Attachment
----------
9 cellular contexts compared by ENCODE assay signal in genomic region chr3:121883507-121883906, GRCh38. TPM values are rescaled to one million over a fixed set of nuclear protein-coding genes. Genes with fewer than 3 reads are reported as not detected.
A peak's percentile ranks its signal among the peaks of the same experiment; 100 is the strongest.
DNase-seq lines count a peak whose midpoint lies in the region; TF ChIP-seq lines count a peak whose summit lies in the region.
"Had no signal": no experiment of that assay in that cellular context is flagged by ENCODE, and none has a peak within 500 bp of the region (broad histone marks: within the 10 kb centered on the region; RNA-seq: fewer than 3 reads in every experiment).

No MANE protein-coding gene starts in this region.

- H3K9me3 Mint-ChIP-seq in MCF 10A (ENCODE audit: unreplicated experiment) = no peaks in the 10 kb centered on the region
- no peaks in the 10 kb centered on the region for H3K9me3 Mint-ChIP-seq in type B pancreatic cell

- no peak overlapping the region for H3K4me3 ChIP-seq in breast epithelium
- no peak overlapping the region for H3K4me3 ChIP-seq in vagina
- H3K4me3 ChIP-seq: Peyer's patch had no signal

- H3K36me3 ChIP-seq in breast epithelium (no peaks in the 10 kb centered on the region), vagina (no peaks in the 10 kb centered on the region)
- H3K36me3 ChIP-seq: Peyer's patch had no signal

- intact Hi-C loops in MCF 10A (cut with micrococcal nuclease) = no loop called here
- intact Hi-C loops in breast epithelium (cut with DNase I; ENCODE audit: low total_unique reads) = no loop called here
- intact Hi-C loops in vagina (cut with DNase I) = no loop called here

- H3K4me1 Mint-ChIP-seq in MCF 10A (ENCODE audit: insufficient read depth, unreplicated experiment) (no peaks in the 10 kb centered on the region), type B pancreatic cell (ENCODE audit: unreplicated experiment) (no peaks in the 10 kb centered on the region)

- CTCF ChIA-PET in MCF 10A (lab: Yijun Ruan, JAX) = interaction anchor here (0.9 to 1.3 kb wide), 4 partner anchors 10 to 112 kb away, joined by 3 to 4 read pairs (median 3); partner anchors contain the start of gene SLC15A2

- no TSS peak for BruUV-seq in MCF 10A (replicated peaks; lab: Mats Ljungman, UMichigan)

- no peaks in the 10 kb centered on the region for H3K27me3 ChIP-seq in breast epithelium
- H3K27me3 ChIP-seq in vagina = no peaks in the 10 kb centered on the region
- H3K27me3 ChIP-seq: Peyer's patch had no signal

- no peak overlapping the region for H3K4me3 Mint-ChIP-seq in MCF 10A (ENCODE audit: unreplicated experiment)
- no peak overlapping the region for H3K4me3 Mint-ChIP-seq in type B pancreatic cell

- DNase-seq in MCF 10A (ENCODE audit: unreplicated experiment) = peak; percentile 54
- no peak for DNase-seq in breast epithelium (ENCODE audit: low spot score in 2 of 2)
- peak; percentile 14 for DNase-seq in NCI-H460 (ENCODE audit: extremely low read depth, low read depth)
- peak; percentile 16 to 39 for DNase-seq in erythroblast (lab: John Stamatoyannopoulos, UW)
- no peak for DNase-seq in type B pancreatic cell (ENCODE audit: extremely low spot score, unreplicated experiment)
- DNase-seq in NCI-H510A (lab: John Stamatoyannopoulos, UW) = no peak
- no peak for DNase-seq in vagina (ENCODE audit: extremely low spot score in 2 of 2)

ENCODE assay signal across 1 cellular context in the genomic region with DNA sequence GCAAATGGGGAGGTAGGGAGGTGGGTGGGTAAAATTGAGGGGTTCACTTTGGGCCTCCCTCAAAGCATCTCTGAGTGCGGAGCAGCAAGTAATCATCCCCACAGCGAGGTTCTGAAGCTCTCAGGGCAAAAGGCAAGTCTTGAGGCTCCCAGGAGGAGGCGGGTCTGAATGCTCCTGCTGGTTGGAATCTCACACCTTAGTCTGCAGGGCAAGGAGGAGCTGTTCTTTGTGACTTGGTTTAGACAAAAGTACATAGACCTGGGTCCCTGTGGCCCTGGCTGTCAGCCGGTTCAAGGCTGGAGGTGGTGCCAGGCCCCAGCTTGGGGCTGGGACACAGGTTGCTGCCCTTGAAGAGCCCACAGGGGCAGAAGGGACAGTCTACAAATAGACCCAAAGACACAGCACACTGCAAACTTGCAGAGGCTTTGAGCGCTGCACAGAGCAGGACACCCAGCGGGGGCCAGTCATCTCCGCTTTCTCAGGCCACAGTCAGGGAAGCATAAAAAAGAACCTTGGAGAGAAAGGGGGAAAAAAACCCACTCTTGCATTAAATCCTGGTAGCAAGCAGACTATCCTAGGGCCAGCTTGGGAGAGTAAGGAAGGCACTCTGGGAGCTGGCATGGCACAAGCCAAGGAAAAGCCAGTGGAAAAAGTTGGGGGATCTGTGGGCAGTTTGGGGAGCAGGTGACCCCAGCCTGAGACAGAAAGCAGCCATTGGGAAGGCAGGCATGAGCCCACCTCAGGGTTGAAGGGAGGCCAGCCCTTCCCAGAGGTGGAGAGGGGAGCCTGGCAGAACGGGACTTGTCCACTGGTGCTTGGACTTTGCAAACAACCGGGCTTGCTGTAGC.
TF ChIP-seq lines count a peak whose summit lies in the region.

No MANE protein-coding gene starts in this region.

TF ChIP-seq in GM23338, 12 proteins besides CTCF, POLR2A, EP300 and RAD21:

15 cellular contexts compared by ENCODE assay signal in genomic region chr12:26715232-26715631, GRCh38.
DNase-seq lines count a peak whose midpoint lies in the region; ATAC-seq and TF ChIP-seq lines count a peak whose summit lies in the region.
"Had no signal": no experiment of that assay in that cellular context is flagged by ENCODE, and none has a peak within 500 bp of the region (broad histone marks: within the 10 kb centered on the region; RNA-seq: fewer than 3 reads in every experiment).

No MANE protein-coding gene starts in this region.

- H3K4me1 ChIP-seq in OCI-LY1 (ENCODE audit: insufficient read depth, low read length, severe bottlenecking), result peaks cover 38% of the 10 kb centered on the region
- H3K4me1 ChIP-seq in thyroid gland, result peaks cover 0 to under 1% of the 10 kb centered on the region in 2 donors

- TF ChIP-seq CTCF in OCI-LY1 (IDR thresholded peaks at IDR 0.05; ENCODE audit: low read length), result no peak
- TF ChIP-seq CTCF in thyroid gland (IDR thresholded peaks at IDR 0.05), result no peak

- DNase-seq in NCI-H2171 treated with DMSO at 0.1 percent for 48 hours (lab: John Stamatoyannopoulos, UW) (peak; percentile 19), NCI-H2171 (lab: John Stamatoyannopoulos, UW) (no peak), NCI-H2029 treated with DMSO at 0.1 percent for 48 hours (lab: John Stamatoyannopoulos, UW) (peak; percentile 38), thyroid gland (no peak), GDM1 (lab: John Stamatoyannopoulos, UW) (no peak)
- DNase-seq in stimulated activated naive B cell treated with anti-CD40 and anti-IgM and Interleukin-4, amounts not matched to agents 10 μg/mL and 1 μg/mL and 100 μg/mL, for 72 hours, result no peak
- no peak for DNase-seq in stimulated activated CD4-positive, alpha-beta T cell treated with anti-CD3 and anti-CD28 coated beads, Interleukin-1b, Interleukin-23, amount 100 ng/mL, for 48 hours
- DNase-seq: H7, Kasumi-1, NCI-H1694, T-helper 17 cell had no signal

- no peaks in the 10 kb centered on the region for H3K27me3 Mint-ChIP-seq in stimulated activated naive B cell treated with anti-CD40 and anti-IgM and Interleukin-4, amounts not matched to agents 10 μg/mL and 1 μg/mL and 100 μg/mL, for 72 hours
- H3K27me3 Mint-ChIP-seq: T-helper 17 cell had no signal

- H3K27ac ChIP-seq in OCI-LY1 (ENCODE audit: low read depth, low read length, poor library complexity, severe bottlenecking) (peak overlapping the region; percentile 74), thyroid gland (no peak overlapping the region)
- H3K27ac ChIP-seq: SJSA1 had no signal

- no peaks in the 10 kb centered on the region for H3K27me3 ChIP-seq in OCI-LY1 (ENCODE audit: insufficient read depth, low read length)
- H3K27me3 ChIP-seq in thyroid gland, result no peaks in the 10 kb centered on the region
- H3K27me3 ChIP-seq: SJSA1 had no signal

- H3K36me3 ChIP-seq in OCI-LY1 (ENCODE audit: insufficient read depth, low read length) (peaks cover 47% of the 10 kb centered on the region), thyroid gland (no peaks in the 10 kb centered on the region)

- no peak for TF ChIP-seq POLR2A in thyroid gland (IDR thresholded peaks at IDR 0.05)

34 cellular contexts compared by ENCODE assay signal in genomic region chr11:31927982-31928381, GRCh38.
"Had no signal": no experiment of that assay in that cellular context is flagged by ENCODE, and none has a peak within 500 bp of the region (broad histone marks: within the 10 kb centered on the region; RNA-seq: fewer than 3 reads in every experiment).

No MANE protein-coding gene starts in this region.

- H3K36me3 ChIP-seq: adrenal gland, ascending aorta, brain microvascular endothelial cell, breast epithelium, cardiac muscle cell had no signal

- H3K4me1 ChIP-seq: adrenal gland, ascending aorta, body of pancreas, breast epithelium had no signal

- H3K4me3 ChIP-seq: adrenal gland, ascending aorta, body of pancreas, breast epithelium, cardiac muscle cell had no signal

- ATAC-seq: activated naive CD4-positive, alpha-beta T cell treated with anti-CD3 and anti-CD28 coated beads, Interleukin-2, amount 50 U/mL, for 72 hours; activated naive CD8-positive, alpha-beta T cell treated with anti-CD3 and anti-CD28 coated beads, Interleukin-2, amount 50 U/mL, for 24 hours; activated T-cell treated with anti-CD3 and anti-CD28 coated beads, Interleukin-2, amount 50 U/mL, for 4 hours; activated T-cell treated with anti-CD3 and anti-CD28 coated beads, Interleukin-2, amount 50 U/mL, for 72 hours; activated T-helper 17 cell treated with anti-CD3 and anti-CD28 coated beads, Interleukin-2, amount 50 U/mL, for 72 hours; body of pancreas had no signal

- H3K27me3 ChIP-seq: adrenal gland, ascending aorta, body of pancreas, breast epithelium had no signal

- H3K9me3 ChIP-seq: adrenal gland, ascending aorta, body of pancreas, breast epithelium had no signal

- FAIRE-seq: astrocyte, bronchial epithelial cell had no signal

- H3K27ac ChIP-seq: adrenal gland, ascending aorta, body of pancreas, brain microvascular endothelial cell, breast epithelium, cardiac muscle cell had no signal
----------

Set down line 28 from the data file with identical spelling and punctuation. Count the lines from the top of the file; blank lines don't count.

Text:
- no peak for DNase-seq in type B pancreatic cell (ENCODE audit: extremely low spot score, unreplicated experiment)